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A brief look at the old Lebanon Valley Branch.

The portion of the former Reading Company’s Lebanon Valley Branch/Crossline running between Reading and Harrisburg, PA is now operated by Norfolk Southern as the western end of its Harrisburg Line.

Since the Conrail-era, this route has hosted the lion’s share of through freights moving east of Harrisburg toward the New York City and Philadelphia metro areas.

This heavily built line is signaled for two-main tracks [bi-directional signaling allows moves on signal indication in both directions on either track].

Although conceptually interesting, I’ve found this to be a difficult route to photograph effectively.

Last Saturday, Kris and I were exploring the area and visited the town of Richland, Pa., which is bisected by NS’s Harrisburg Line. Shortly after we parked east of the main crossing, I heard a roar to the west.

“There’s a freight coming.”

Kris made a video with her phone, and I exposed a sequence of photos using my Nikon Z7-II with 70-200mm lens and Lumix LX3.

This was an impressive mixed carload freight. Following the lead locomotives were 136 cars and a single-engine DPU (distributed power unit) at the back.

The view at Richland was hardly the magnificent vista offered by the famous Horseshoe Curve, but it was a neat place to roll a train by.

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Riding the Bangor Line on Cloudy Day

We thought about traveling to Derry, but it was a dreary day and we had evening plans, so instead I suggested we take the train toward Bangor.

And, no, we were not in Maine!

So, Kris and I traveled from Belfast Great Victoria Street Station aboard an NI Railways train, and got off the train at Cultra to visit the Ulster Transportation Museum.

The museum has some of the finest preserved railway exhibits in Ireland, (and these will be the subjects of a future post.)

Overcast lighting makes atmospheric images at Cultra easier than on a bright sunny day. Oh, wait, have I ever visited Cultra on a bright sunny day??!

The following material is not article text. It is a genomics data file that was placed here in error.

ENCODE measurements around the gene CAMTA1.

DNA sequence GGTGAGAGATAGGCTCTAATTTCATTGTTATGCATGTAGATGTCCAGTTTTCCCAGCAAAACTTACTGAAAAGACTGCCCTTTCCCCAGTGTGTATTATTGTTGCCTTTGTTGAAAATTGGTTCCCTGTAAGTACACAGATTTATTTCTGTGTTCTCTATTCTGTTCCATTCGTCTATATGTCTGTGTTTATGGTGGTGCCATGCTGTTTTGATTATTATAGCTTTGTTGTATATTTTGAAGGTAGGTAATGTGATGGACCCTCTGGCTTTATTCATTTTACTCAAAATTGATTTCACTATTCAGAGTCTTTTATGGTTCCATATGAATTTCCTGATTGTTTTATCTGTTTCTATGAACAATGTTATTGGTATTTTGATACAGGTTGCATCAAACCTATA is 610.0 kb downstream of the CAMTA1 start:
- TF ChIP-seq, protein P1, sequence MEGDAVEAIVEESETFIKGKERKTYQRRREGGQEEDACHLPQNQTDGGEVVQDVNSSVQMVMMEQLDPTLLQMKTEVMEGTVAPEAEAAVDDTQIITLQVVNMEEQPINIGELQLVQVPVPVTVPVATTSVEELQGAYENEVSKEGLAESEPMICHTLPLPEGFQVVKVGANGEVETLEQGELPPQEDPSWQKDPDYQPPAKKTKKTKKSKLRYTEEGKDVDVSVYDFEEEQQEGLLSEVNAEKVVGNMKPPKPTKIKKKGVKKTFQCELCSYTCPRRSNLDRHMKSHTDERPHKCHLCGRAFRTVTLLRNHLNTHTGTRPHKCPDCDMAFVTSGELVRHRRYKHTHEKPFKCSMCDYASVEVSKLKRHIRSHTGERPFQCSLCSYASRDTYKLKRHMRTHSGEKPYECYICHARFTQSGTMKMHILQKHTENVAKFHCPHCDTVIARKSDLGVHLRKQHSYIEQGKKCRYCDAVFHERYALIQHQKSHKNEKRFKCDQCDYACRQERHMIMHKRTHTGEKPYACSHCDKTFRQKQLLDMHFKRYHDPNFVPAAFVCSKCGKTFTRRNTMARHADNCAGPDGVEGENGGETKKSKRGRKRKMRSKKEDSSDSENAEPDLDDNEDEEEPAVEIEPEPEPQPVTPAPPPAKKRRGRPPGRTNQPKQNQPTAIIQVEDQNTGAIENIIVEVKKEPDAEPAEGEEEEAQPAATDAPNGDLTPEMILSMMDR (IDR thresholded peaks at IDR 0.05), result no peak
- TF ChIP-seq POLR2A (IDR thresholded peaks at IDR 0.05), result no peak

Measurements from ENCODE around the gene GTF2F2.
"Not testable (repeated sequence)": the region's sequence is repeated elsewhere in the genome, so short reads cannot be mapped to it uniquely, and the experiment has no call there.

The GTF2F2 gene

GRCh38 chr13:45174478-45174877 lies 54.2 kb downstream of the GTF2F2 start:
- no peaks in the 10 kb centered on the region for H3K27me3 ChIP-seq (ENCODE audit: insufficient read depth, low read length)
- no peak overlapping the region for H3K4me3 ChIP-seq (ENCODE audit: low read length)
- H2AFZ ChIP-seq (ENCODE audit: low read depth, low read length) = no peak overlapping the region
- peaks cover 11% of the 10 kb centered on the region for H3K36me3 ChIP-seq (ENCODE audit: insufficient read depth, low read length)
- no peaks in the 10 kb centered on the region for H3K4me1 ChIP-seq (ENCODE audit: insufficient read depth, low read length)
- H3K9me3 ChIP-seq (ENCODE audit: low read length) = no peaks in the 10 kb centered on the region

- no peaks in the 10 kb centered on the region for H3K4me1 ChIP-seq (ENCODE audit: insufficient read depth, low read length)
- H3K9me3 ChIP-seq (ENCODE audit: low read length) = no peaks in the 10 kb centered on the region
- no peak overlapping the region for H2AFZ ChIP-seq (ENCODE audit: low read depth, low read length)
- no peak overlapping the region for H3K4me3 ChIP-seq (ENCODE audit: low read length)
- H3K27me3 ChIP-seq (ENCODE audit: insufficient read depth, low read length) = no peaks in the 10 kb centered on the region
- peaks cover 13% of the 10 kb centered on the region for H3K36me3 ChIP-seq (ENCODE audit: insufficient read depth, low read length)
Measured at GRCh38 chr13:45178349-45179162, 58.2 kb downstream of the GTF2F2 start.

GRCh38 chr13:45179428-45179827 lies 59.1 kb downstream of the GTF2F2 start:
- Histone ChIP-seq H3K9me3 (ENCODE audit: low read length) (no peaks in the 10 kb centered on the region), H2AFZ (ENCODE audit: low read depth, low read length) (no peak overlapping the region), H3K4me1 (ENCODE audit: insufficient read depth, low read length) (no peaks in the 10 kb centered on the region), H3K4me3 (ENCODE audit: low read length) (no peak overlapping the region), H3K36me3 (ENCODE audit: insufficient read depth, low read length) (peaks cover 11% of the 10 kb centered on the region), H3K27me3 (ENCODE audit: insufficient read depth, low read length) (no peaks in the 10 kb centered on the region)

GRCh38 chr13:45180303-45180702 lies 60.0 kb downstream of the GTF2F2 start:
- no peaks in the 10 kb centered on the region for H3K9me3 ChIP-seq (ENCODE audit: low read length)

I made these images near the NI Railways station at Cultra using my Lumix LX7 and Nikon Z7-II digital cameras.

Lumix LX-7.
The old railway station building at Cultra makes for a nice prop, but the building is no longer serves the railway and has no modern affiliation with NI Railways nor any connection to the trains that stop here.
Nikon Z7-II with 24-70mm Z-series zoom.
Nikon Z7-II with 24-70mm Z-series zoom.
Nikon Z7-II with 24-70mm Z-series zoom.

Final Photos of Great Victoria Street?

The present NI Railways Belfast Great Victoria Street station is a creation from the 1970s . Functional, but not pretty, this is a busy city centre station.

The new Belfast Grand Central Station is under construction nearby. Over the coming months this modern facility will replace the older station.

I made these views of Great Victoria Street during our visit to Belfast at the end of March.

Although it isn’t pretty, I thought it was wise to document the old station arrangement, including in the Durham Street overpass, before progress sweeps this into history. I doubt these images will win any contests but they may make some interesting comparison views for our next Belfast visit!

View from the carpark of an NI Railways 3001 series railcar approaching Great Victoria Street.
Nocturnal view from platform 3. Lumix LX7. Note the Durham Street overpass in the gloom above the train.
View from Durham Street looking down at platform 1. The new Belfast Grand Central can be seen underconstruction to the right of the old station. Lumix LX7.

Photos were exposed using my Lumix LX3, LX7 and Nikon Z7-II digital cameras.

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Keystone with Blossoming Trees

Sunday afternoon, Kris & I went for a wee drive. This was neatly planned to coincide with the passing of a westward Amtrak Keystone at Jefferson Drive in Lancaster.

For a week, I’d been eyeing the Spring blossoms on decorative tress along Jefferson drive, but was discouraged by the ‘Irish’ weather we seem to have brought back with us.

Since Sunday was bright and clear, I recognized the time was ripe to make the most of the light and the trees.

Photos were exposed of Amtrak Keystone 665 on its approach to Lancaster, PA.

Nikon Z7-II with 70-200mm lens.
Nikon Z7-II with 70-200mm lens.
Nikon Z7-II with 70-200mm lens.

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How I photographed yesterday’s Eclipse

Yesterday was a working day for me, so I didn’t have time to drive hours to reach the path of totality.

I didn’t buy any fancy special equipment. I didn’t use any external filters. I didn’t use a tripod. I didn’t have special glasses. I also didn’t look directly into the sun, and so I didn’t damage my vision. Conditions were partially cloudy, which I found greatly aided my photography and made for more dramatic images.

The following photos of the solar eclipse were made on our back patio in Lancaster, Pennsylvania using my Nikon Z7-II mirrorless digital camera fitted with a standard f2.8 70-200mm Z-series zoom lens. This is the same equipment that I regularly use to photograph trains and other terrestrial subjects.

The Z7-II has a flexible/adjustable rear diplay screen that allowed me to point the camera skyward while looking away from the sun. I set the focus manually to infinity (confirmed by the digital readout on my lens). Likewise, I manually set the ISO rating to the lowest possible setting (‘Low 1.0’) which effectively provides an ISO rating of 40, and set the exposure (shutter and aperature) manually.